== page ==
RPS honors former coach and mentor by naming middle school gym after him | Richmond FreePress

Allen “Cutt” Cole mentored hundreds of students as a teacher and track, flag football, and basketball coach at Thomas H. Henderson Middle School on North Side.

Mr. Cole, who helped guide future college stars and develop successful athletic programs, is now being recognized for his dedication to helping students succeed in both athletics and academia.

As a tribute to his work, the school’s gymnasium will be renamed after the Fayetteville, NC native.

The Richmond School Board voted 9-0 Monday night to rename the gym and put Mr. Cole’s name on the floor.

“I’m thrilled. It makes me feel good to know that the students and colleagues I worked with so long ago feel so good about me,” Coach Cole, 78, who has worked for RPS for 28 years in a variety of roles and also a former student of Benjamin Graves Junior High and Maggie’s Walker High School.

The award winner believes he had the ability to bring out the best in students whose talent and potential have often been overlooked.

More than 75 former students and coaches, colleagues and friends wrote or attended the meeting to support the resolution initiated by Merrill Gray, who said he played basketball under Coach Cole at Henderson and John Marshall High School.

“I love him dearly,” Mr. Gray said.

Among those who hailed the idea was 2nd Circuit School Board member Mariah White, who thanked the talented middle and high school coach for his guidance and support, the lasting relationships he developed, and the profound impact he had on the students he dealt with praised.

Ms. White also thanked Coach Cole for his belief in her as an athlete and support for her as a student.

“He was a mentor and a father figure to me,” Ms. White told the Free Press while reflecting on her career at Henderson Middle School involving various sports, including track.

“In 1979, when I was in eighth grade, the coach gave me special permission to run on the track and field team at John Marshall High School,” she said. “Plus the coach kept me academically straight. He brought out the best in you. He believed that grades and sportsmanship were important. If you didn’t get good grades, he wouldn’t let you compete in your particular sport,” she said.

He was a physical education and health teacher best known for his role as boys’ basketball coach for 18 years at Henderson and later as junior varsity basketball coach for several years at Marshall-Walker High School.

Coach Cole also led his Marshall Walker teams to championship titles and later served as John Marshall’s athletic director until his retirement in 2000.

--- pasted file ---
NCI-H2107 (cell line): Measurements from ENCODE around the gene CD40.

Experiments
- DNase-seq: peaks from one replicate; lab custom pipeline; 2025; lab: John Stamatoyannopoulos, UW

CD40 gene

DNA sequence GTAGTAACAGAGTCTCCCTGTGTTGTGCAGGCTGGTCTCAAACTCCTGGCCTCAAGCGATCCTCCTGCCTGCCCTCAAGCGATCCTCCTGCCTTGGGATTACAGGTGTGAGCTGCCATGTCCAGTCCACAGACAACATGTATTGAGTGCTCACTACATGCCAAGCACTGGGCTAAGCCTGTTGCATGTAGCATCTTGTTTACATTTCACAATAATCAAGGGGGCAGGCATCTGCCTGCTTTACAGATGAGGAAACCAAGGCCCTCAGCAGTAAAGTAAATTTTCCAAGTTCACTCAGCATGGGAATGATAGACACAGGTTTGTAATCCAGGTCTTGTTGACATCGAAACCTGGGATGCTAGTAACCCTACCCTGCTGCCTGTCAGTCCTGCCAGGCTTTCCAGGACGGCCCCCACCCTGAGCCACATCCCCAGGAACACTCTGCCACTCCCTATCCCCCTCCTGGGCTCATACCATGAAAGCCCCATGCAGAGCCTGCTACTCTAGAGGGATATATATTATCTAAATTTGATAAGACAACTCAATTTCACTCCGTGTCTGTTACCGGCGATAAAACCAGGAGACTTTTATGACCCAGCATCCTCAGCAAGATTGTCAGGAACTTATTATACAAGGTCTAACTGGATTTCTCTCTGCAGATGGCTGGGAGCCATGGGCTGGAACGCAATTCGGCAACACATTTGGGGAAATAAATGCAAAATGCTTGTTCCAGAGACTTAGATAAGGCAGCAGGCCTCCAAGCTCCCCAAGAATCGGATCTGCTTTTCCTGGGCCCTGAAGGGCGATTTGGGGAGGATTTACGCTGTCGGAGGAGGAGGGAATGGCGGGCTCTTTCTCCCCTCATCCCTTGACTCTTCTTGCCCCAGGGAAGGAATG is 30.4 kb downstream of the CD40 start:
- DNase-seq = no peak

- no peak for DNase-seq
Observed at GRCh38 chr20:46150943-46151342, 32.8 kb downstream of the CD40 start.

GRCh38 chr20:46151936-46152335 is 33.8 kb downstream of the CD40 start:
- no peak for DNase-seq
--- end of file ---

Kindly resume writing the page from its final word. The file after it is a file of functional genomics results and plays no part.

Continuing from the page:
“This resignation was on paper,” he said. “I was called back to work at Marshall-Walker for a year when their athletic director went to a school in Henrico County. I also replaced George Wythe’s sporting director and later returned to Henderson to handle safety and coaching. I finally retired in 2002.”

Coach Cole graduated from Johnson C. Smith University in Charlette, NC in 1966, where he was a football star and received All-CIAA honors along with his degree.

After eight years of teaching and coaching at high schools in North and South Carolina, Coach Cole returned to Richmond to join Henderson’s faculty in 1974, a year after the then-new school opened as the city’s first middle school.

He gave this advice to current educators and coaches who want to achieve similar success: “Always be there for your students. let her be herself However, don’t let them get out of control.”

During the meeting, the board also approved the three-year renewal of the Specialty Richmond Career Education and Employment Academy (RCEEA) charter.

The RCEEA seeks to educate and prepare students with significant intellectual and physical disabilities for employment. The school serves students in grades 9-12 who are allowed to remain enrolled until the age of 22.

Housed at John Marshall High School, the public charter school teams with local businesses, Virginia Commonwealth University and the State Department of Education to offer a program that teaches students to live independently, interact socially, travel and for the work to train. As part of the program, students are offered internships at various companies to prepare them for full-time employment.

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